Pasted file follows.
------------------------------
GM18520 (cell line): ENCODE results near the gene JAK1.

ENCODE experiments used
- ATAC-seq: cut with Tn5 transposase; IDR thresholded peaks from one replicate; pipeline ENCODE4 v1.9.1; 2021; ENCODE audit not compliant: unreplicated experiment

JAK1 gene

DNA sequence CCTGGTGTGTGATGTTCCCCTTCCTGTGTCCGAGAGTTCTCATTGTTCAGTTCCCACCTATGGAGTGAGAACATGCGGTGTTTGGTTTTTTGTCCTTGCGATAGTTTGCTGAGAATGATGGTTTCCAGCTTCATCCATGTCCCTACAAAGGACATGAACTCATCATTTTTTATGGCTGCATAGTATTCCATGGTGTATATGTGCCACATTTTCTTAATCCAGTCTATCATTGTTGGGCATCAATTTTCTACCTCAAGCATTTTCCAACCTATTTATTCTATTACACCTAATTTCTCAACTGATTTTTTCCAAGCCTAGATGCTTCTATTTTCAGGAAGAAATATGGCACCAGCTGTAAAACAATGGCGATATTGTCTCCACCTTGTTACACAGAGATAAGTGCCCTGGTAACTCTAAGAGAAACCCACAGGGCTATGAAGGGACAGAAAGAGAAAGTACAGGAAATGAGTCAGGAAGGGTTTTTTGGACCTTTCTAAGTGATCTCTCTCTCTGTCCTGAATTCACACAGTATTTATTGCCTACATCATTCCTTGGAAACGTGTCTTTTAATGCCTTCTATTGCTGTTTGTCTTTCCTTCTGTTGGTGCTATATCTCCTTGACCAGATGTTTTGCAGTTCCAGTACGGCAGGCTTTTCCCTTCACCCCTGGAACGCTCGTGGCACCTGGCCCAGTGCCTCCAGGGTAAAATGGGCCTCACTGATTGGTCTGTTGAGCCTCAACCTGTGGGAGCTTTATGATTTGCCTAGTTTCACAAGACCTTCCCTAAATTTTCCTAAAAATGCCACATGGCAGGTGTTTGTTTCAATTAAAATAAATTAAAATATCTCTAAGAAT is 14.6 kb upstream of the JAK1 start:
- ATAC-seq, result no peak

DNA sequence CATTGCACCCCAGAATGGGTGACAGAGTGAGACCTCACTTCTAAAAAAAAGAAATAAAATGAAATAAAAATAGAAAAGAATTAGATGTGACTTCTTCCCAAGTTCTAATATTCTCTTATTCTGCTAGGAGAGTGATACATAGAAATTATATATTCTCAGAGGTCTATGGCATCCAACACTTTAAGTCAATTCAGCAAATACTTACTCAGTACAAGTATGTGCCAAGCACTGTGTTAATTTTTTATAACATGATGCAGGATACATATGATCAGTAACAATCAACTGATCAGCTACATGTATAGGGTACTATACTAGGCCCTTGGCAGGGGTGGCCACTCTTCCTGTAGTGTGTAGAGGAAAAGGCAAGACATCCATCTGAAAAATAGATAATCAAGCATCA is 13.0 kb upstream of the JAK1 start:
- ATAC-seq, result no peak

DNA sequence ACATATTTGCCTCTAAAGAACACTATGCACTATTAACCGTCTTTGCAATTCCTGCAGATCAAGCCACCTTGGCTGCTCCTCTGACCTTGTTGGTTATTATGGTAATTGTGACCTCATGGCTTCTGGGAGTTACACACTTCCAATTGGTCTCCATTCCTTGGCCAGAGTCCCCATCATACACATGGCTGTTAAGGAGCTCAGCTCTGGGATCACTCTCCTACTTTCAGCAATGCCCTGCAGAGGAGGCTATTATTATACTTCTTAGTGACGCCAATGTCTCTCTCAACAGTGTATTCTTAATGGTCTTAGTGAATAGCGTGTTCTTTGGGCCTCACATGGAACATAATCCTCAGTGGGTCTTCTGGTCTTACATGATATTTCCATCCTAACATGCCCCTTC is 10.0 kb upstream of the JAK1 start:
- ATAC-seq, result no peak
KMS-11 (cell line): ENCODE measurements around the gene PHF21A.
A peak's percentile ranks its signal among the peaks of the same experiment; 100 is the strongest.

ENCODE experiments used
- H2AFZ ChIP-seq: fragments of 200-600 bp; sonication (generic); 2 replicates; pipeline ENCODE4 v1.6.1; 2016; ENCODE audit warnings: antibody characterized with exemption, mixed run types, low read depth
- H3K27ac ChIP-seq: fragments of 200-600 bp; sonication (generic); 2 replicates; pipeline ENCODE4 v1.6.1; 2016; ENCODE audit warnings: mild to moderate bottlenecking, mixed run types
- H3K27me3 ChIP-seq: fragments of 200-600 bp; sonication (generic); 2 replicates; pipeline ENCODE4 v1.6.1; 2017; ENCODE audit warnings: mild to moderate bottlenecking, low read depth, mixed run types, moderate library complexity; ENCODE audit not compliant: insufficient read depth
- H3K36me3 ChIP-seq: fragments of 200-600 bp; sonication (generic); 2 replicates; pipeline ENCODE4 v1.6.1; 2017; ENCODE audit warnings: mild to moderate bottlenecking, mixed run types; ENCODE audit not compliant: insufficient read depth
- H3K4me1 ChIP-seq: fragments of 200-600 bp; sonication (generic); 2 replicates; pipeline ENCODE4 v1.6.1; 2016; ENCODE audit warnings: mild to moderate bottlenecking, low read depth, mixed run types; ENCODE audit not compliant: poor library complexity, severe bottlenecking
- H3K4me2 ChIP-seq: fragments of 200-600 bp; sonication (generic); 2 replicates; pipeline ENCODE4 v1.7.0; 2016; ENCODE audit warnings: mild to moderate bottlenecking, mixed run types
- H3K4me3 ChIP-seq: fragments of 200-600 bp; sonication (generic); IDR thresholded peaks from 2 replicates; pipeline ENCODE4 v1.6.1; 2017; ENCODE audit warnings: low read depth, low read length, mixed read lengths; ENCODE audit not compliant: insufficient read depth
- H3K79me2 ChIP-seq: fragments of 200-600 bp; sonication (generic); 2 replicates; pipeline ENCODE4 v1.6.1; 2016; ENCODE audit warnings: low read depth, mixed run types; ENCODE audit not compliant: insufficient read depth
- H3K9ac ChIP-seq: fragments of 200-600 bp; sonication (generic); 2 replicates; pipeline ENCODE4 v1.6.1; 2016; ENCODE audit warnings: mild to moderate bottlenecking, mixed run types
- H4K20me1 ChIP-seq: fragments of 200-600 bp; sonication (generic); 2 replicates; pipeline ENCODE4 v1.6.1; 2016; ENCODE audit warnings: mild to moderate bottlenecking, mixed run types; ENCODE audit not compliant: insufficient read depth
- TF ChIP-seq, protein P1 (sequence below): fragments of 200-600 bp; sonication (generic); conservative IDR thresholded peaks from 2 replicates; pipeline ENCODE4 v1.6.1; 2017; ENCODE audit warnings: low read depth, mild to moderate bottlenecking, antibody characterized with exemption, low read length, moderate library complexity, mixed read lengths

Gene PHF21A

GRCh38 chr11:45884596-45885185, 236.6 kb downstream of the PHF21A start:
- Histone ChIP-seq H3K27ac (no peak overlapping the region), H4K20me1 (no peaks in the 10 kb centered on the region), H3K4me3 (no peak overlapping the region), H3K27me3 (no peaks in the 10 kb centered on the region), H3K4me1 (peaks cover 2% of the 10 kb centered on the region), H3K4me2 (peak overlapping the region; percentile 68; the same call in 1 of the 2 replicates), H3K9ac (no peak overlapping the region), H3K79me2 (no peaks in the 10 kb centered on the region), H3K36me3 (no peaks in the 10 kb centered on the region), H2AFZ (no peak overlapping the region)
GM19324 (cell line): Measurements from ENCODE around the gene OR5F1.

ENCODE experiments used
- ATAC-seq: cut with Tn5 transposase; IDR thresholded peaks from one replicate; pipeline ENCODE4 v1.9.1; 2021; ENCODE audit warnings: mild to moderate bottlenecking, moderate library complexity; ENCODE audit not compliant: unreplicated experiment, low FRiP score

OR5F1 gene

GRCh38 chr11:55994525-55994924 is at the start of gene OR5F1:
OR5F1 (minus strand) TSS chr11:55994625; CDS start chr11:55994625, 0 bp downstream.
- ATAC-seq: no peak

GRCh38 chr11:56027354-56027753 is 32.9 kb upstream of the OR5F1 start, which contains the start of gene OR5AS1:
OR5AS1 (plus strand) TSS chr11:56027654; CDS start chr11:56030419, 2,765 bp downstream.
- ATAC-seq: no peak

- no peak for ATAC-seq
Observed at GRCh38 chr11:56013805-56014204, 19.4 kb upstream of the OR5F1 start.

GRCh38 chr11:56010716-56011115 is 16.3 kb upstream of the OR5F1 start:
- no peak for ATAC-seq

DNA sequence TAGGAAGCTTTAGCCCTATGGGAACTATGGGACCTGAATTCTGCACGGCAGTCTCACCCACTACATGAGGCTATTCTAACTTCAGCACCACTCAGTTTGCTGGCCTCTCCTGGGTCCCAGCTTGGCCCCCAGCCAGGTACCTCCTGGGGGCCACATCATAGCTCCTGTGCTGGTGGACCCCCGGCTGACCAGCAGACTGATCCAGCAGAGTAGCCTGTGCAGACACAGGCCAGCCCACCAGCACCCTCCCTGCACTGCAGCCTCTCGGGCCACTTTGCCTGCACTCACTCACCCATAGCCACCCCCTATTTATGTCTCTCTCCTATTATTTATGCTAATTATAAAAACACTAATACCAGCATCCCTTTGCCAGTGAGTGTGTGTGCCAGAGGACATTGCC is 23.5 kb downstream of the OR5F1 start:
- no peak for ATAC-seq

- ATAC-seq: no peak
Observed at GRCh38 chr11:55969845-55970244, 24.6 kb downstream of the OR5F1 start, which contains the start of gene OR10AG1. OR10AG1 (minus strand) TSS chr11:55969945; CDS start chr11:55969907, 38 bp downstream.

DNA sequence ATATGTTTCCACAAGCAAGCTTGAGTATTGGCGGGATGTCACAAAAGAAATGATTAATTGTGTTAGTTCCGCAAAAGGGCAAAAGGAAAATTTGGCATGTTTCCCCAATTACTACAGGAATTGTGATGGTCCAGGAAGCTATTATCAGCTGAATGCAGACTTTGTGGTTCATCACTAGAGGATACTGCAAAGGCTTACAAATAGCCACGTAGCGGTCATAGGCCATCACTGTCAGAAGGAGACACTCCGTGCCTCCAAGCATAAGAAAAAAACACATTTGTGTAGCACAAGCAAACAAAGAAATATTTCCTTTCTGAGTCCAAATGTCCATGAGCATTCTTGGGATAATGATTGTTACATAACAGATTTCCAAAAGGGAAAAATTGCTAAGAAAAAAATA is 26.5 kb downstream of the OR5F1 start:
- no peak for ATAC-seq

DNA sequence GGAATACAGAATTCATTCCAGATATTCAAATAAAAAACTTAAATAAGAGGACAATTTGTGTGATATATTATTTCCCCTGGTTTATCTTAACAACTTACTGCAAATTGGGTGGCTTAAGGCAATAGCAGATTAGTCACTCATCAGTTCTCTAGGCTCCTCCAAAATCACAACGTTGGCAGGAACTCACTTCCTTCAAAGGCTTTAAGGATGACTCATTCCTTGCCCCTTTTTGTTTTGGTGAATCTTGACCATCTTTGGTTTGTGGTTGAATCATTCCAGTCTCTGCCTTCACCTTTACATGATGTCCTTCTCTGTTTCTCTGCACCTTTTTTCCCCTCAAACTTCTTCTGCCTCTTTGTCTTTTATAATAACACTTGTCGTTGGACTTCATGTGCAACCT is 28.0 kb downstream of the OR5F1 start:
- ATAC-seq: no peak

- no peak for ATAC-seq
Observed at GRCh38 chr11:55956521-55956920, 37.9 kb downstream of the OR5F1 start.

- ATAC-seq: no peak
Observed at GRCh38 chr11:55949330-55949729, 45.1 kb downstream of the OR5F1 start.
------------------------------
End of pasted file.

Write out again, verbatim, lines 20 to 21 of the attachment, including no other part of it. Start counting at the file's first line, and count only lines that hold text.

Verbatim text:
- H3K4me3 ChIP-seq: fragments of 200-600 bp; sonication (generic); IDR thresholded peaks from 2 replicates; pipeline ENCODE4 v1.6.1; 2017; ENCODE audit warnings: low read depth, low read length, mixed read lengths; ENCODE audit not compliant: insufficient read depth
- H3K79me2 ChIP-seq: fragments of 200-600 bp; sonication (generic); 2 replicates; pipeline ENCODE4 v1.6.1; 2016; ENCODE audit warnings: low read depth, mixed run types; ENCODE audit not compliant: insufficient read depth